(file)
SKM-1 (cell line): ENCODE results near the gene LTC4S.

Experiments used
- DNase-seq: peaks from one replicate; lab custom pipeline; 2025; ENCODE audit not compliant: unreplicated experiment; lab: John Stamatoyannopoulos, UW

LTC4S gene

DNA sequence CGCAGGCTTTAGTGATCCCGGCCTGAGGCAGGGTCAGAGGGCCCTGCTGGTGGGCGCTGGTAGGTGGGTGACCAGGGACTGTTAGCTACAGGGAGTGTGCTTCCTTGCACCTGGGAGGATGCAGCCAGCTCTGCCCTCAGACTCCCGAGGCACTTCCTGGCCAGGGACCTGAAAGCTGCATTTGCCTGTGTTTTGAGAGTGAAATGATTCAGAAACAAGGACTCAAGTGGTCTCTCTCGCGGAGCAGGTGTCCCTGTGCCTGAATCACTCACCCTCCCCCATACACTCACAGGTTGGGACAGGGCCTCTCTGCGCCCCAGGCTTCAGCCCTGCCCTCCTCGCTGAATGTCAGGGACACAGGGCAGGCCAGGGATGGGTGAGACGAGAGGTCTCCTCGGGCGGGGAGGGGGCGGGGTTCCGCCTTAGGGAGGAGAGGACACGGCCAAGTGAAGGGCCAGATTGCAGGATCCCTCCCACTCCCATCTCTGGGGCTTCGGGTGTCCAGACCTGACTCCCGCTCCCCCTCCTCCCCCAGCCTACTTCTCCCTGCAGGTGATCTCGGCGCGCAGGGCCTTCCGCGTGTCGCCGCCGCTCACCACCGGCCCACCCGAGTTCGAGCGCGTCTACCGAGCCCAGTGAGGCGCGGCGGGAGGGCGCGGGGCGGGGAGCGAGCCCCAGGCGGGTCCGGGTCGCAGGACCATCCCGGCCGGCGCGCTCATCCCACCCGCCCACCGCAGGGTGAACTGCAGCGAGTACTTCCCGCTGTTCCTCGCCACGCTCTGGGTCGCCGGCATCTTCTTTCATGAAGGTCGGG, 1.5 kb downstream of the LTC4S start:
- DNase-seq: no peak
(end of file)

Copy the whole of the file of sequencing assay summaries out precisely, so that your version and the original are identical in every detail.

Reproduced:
SKM-1 (cell line): ENCODE results near the gene LTC4S.

Experiments used
- DNase-seq: peaks from one replicate; lab custom pipeline; 2025; ENCODE audit not compliant: unreplicated experiment; lab: John Stamatoyannopoulos, UW

LTC4S gene

DNA sequence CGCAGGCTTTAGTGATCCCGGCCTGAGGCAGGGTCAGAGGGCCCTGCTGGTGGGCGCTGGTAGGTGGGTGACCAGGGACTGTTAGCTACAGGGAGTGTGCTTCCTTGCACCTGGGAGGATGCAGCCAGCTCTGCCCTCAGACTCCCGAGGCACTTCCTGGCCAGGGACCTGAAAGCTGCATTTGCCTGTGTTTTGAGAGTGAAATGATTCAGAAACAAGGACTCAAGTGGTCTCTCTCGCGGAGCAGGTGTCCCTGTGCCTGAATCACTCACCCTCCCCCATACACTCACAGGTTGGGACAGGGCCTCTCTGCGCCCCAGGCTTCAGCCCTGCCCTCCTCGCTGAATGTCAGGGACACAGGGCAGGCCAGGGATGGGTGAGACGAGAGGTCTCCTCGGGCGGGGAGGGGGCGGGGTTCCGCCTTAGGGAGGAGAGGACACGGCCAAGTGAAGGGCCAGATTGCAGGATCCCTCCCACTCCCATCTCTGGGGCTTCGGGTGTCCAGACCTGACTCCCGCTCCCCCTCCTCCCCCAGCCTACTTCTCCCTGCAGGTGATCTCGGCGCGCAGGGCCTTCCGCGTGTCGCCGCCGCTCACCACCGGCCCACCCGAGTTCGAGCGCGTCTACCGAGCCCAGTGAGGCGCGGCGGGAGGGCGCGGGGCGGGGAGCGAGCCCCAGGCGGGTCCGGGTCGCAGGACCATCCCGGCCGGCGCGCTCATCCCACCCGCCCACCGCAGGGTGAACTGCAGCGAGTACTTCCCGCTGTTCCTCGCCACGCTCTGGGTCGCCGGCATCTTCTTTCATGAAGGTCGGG, 1.5 kb downstream of the LTC4S start:
- DNase-seq: no peak